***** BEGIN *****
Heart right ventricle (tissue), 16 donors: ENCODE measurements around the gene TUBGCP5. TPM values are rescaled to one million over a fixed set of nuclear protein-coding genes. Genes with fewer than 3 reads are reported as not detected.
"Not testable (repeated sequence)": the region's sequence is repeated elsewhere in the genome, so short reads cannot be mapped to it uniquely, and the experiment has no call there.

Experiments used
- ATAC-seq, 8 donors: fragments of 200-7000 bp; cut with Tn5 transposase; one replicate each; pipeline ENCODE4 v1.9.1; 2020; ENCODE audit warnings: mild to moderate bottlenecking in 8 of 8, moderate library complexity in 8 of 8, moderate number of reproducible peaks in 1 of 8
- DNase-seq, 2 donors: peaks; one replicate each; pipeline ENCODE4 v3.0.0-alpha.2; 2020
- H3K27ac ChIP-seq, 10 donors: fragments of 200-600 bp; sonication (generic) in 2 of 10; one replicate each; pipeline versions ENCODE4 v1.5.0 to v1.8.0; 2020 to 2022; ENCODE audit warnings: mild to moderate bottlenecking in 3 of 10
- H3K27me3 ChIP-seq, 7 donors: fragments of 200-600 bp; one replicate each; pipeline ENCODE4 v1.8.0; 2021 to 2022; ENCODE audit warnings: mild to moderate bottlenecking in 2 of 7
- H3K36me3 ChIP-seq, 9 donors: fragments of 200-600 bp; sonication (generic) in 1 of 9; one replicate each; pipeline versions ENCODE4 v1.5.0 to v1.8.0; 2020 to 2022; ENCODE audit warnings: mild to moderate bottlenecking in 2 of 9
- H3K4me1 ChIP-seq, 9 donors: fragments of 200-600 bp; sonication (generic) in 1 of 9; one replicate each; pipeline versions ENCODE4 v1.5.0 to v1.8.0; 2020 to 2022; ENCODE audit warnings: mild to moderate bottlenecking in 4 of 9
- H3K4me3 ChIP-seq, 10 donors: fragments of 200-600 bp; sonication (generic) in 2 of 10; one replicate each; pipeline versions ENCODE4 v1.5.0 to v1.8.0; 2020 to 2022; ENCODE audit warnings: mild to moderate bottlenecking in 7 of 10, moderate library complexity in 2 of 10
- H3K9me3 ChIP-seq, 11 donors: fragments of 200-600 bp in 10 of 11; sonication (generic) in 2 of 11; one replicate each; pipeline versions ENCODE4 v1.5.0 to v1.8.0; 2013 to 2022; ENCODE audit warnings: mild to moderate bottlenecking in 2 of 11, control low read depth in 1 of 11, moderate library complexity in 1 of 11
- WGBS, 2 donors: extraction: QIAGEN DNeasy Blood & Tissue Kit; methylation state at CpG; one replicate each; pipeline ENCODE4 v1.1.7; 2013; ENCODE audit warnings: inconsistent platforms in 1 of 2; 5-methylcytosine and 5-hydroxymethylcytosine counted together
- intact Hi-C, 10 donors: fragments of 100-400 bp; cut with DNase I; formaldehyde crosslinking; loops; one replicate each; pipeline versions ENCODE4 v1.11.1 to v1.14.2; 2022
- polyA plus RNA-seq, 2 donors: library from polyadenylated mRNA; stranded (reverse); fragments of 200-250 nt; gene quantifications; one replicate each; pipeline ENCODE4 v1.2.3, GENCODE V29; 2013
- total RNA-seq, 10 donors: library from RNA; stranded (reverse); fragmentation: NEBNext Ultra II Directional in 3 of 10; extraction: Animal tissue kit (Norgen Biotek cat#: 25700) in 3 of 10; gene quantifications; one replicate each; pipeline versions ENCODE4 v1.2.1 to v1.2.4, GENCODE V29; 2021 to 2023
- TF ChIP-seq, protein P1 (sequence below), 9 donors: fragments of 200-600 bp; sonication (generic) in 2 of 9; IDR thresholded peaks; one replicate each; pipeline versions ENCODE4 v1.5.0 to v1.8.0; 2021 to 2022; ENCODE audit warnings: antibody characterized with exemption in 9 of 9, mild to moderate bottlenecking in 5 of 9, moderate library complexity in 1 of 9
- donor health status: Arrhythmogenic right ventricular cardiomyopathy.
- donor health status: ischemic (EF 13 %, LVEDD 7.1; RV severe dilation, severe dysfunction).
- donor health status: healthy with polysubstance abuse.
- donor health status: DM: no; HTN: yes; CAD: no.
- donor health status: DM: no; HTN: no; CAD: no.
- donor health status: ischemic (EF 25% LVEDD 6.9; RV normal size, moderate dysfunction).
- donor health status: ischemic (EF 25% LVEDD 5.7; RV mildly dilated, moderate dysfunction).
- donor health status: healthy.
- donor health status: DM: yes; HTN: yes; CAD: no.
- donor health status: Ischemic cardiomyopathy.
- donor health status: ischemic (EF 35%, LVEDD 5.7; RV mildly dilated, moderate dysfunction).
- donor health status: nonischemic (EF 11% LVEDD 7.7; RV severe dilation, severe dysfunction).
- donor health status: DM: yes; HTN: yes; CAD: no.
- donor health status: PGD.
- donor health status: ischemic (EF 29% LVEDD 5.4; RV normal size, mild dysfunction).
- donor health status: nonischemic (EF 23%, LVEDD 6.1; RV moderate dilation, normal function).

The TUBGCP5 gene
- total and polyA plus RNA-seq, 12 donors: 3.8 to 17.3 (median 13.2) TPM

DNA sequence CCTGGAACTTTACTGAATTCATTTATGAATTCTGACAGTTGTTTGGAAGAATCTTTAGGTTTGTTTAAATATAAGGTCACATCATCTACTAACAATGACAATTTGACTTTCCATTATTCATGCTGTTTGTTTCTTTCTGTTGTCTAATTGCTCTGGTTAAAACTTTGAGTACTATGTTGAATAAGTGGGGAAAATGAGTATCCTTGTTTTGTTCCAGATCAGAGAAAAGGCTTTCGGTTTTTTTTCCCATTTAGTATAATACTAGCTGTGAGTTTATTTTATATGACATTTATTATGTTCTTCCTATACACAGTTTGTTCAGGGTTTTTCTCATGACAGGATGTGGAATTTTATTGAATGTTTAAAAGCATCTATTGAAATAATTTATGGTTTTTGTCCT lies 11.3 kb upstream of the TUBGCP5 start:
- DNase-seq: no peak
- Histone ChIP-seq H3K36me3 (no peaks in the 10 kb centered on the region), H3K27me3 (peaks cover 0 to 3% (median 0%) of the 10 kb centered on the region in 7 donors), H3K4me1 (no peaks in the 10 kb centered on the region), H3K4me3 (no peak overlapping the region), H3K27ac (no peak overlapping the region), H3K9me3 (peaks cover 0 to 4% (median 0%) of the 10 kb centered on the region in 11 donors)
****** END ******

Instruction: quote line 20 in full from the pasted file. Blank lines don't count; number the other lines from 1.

- donor health status: DM: no; HTN: yes; CAD: no.